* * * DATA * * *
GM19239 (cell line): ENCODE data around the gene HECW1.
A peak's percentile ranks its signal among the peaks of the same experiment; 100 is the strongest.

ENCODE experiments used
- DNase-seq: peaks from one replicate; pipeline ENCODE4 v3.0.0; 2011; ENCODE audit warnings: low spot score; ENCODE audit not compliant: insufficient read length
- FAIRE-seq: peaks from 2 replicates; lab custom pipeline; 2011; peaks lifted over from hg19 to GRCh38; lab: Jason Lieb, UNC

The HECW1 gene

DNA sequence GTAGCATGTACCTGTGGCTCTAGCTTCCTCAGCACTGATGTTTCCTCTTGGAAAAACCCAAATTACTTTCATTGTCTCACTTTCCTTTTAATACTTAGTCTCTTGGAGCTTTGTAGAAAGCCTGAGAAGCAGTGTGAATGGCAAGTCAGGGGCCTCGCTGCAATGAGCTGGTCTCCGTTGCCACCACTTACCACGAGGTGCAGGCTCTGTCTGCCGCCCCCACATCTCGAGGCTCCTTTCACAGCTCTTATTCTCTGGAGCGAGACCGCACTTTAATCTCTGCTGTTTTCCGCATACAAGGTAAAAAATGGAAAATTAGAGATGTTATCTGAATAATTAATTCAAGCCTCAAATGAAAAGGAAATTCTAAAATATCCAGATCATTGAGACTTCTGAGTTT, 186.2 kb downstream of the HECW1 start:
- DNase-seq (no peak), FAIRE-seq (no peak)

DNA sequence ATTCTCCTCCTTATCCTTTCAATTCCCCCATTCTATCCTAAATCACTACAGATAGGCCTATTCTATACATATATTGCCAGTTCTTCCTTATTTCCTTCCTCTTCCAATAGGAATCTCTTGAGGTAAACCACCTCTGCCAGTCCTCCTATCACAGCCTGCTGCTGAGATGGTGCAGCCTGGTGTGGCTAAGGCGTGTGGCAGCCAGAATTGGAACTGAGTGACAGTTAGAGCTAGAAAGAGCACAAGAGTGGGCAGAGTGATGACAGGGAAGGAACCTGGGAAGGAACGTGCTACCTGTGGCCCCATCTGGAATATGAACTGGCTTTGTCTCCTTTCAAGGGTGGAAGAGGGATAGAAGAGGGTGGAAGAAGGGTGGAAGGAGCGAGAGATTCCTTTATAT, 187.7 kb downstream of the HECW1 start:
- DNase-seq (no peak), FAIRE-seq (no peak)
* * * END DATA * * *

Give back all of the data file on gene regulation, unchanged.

GM19239 (cell line): ENCODE data around the gene HECW1.
A peak's percentile ranks its signal among the peaks of the same experiment; 100 is the strongest.

ENCODE experiments used
- DNase-seq: peaks from one replicate; pipeline ENCODE4 v3.0.0; 2011; ENCODE audit warnings: low spot score; ENCODE audit not compliant: insufficient read length
- FAIRE-seq: peaks from 2 replicates; lab custom pipeline; 2011; peaks lifted over from hg19 to GRCh38; lab: Jason Lieb, UNC

The HECW1 gene

DNA sequence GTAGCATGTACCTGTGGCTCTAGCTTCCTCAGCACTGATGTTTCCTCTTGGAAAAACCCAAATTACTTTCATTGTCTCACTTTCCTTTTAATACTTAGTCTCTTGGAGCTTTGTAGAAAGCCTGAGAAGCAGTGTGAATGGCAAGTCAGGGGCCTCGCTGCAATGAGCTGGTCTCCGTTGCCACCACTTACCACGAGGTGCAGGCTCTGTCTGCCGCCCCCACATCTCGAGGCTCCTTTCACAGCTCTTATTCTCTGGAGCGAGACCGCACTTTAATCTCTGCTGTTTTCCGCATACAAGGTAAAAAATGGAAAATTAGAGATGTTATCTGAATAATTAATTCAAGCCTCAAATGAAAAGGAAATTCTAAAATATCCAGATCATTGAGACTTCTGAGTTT, 186.2 kb downstream of the HECW1 start:
- DNase-seq (no peak), FAIRE-seq (no peak)

DNA sequence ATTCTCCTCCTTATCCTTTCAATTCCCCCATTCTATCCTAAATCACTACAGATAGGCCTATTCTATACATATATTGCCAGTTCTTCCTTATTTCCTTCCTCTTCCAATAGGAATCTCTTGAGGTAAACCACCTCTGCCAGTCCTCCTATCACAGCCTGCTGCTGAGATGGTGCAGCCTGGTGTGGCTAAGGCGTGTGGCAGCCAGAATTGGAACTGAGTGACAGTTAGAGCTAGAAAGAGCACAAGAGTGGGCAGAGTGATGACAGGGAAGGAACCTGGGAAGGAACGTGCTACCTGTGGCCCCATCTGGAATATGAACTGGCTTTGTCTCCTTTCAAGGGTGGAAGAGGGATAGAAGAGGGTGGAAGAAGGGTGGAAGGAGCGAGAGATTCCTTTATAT, 187.7 kb downstream of the HECW1 start:
- DNase-seq (no peak), FAIRE-seq (no peak)